"We use a make and model rating system and track the claims experience for every make and model there is then rate them accordingly," says Dick Luedke, State Farm spokesman (statefarm.com).
So while we'd like to be able to tell you that you can get a break on your insurance by buying the two-wheel-drive version of the truck of your dreams, or by getting white paint instead of red, it really depends on which truck-including model, trim level, engine type, and other variables-you buy and what kind of driver you are.
To get a more accurate idea of what a vehicle might cost to insure, check ratings of new cars online on your insurer's Web site, or call your broker and ask for rates on the vehicles you're considering.
For theft loss averages you can check the Highway Loss Data Institute's Web site (hldi.org) for the model you are considering. For example, the 4WD Lincoln Navigator shows the third-worst average theft loss rate of $71 per insured vehicle, while the two-wheel-drive version is seventh worst, at $62. So regardless of drivetrain choice, a Navigator is going to be expensive to insure because thieves like them.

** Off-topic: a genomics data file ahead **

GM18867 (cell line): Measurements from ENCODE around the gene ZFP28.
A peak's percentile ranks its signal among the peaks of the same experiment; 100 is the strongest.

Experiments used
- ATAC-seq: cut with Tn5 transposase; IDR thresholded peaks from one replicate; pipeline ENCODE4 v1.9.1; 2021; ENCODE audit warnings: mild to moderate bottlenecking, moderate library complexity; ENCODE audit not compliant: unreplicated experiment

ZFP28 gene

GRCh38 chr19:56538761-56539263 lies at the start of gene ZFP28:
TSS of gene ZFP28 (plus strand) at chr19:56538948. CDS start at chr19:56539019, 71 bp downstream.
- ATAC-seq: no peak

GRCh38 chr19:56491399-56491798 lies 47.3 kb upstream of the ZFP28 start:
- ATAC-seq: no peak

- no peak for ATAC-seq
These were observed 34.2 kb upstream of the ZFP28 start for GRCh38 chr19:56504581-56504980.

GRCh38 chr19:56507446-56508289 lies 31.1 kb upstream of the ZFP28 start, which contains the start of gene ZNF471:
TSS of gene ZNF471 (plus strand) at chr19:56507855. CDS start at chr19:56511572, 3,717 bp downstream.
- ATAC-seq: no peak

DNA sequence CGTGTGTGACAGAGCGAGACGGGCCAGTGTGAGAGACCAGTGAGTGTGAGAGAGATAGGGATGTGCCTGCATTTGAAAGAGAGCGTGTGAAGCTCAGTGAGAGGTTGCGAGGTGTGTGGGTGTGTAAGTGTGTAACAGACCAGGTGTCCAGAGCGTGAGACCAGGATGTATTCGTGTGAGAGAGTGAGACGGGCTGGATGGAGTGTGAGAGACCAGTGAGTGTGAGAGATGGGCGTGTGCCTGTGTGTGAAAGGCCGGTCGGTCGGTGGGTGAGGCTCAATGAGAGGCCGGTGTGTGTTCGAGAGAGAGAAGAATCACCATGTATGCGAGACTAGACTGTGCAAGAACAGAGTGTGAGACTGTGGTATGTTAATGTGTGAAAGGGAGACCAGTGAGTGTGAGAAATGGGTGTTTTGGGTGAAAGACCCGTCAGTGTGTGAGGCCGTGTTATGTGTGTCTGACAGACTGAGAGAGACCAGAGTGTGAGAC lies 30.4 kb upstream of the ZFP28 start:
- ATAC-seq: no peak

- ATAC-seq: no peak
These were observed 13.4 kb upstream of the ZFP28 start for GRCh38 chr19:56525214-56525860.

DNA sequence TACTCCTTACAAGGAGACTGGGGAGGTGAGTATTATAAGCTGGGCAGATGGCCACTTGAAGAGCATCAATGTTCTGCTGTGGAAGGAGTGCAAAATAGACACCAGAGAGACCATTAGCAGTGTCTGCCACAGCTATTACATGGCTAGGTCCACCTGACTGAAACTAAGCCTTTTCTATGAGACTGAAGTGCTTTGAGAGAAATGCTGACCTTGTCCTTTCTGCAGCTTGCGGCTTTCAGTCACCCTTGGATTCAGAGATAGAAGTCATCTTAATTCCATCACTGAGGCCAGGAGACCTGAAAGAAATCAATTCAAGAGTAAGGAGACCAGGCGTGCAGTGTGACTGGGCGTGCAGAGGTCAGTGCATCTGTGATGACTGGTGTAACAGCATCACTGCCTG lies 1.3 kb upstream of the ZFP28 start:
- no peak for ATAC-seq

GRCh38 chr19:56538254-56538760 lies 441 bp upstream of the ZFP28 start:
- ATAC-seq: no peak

And better to avoid the Cadillac Escalade if insurance cost is a concern. The Escalade leads the HLDI list in theft-claims frequency and loss per vehicle, with a claims frequency nearly five times the average for new cars. And thieves don't just target high-bling SUVs, the Jeep Wrangler and Dodge Ram pickup are fourth and eighth on HLDI's claims frequency list.
But insurance companies consider more than just theft losses. Vehicles are rated for a variety of factors, not least of which is occupant protection. "A lot of people think that a bigger car would protect you better, but that is not always the case," says Luedke. "It is hard to make general comments about types of vehicles. It depends on how a vehicle is constructed."
Construction also affects how much vehicles cost to fix after a fender-bender, which is reflected by collision insurance rates. "We adjust rates according to the claims payments," Luedke says. "One car might have lower comprehensive payments because it is harder to steal, while another car might have less collision insurance [cost] because it has better damage-resistant bumpers."